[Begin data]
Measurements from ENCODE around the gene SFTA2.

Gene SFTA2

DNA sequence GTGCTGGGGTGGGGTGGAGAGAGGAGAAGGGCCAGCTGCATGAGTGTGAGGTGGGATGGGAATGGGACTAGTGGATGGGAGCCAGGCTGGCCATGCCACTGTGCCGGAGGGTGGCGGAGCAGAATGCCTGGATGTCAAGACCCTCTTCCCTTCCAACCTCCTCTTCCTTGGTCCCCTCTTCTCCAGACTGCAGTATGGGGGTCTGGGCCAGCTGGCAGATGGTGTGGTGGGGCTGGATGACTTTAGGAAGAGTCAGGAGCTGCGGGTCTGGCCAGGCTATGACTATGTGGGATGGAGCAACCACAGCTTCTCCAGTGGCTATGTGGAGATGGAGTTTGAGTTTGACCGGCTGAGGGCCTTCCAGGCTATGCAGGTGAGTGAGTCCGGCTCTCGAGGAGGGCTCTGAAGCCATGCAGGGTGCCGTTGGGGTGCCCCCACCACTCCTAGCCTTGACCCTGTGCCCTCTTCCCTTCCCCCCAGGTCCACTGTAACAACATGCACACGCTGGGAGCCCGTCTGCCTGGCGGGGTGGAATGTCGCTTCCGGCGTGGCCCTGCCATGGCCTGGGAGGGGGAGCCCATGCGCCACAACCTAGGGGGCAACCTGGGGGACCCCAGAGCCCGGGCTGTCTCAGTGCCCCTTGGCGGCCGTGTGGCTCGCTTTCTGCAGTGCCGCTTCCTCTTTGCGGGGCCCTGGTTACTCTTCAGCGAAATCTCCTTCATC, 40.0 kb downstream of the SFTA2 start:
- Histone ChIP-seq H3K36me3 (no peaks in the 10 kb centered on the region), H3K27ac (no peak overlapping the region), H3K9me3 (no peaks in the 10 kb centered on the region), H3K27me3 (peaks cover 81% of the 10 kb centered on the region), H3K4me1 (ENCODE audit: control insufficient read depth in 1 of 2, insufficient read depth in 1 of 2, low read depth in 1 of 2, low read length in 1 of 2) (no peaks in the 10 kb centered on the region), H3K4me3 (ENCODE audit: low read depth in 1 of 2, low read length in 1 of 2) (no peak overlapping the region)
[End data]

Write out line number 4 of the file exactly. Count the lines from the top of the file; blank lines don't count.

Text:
- Histone ChIP-seq H3K36me3 (no peaks in the 10 kb centered on the region), H3K27ac (no peak overlapping the region), H3K9me3 (no peaks in the 10 kb centered on the region), H3K27me3 (peaks cover 81% of the 10 kb centered on the region), H3K4me1 (ENCODE audit: control insufficient read depth in 1 of 2, insufficient read depth in 1 of 2, low read depth in 1 of 2, low read length in 1 of 2) (no peaks in the 10 kb centered on the region), H3K4me3 (ENCODE audit: low read depth in 1 of 2, low read length in 1 of 2) (no peak overlapping the region)